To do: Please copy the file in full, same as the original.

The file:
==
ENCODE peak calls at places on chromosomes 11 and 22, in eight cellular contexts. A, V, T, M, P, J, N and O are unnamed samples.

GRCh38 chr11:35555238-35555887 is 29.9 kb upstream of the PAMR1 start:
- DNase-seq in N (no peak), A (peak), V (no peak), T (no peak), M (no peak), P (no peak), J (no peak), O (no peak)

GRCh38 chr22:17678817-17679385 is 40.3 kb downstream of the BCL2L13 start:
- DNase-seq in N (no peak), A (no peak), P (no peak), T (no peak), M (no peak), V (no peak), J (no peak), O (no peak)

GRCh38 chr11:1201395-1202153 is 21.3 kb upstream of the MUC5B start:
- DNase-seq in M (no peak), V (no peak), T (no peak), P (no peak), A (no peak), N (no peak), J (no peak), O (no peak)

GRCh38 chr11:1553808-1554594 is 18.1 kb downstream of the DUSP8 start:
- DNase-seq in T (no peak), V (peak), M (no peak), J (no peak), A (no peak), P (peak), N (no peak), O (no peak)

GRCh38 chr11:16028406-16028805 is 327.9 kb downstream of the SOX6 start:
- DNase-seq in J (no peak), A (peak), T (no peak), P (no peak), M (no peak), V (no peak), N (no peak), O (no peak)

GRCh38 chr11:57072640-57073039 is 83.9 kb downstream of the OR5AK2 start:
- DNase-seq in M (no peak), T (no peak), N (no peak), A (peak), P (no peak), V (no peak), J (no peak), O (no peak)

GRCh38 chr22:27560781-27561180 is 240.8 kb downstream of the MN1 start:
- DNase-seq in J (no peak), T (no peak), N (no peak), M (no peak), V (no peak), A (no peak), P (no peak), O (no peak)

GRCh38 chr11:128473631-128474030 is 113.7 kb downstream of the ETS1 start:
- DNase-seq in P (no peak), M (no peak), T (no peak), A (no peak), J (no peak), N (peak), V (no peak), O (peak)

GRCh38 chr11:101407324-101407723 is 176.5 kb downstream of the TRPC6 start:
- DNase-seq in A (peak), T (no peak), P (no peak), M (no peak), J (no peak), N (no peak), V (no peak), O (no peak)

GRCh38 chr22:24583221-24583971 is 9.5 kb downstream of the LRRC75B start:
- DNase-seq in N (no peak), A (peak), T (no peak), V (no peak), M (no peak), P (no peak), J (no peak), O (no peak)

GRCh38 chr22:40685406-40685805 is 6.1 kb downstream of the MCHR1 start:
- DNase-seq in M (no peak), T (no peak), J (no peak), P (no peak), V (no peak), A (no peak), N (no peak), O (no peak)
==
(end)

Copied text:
ENCODE peak calls at places on chromosomes 11 and 22, in eight cellular contexts. A, V, T, M, P, J, N and O are unnamed samples.

GRCh38 chr11:35555238-35555887 is 29.9 kb upstream of the PAMR1 start:
- DNase-seq in N (no peak), A (peak), V (no peak), T (no peak), M (no peak), P (no peak), J (no peak), O (no peak)

GRCh38 chr22:17678817-17679385 is 40.3 kb downstream of the BCL2L13 start:
- DNase-seq in N (no peak), A (no peak), P (no peak), T (no peak), M (no peak), V (no peak), J (no peak), O (no peak)

GRCh38 chr11:1201395-1202153 is 21.3 kb upstream of the MUC5B start:
- DNase-seq in M (no peak), V (no peak), T (no peak), P (no peak), A (no peak), N (no peak), J (no peak), O (no peak)

GRCh38 chr11:1553808-1554594 is 18.1 kb downstream of the DUSP8 start:
- DNase-seq in T (no peak), V (peak), M (no peak), J (no peak), A (no peak), P (peak), N (no peak), O (no peak)

GRCh38 chr11:16028406-16028805 is 327.9 kb downstream of the SOX6 start:
- DNase-seq in J (no peak), A (peak), T (no peak), P (no peak), M (no peak), V (no peak), N (no peak), O (no peak)

GRCh38 chr11:57072640-57073039 is 83.9 kb downstream of the OR5AK2 start:
- DNase-seq in M (no peak), T (no peak), N (no peak), A (peak), P (no peak), V (no peak), J (no peak), O (no peak)

GRCh38 chr22:27560781-27561180 is 240.8 kb downstream of the MN1 start:
- DNase-seq in J (no peak), T (no peak), N (no peak), M (no peak), V (no peak), A (no peak), P (no peak), O (no peak)

GRCh38 chr11:128473631-128474030 is 113.7 kb downstream of the ETS1 start:
- DNase-seq in P (no peak), M (no peak), T (no peak), A (no peak), J (no peak), N (peak), V (no peak), O (peak)

GRCh38 chr11:101407324-101407723 is 176.5 kb downstream of the TRPC6 start:
- DNase-seq in A (peak), T (no peak), P (no peak), M (no peak), J (no peak), N (no peak), V (no peak), O (no peak)

GRCh38 chr22:24583221-24583971 is 9.5 kb downstream of the LRRC75B start:
- DNase-seq in N (no peak), A (peak), T (no peak), V (no peak), M (no peak), P (no peak), J (no peak), O (no peak)

GRCh38 chr22:40685406-40685805 is 6.1 kb downstream of the MCHR1 start:
- DNase-seq in M (no peak), T (no peak), J (no peak), P (no peak), V (no peak), A (no peak), N (no peak), O (no peak)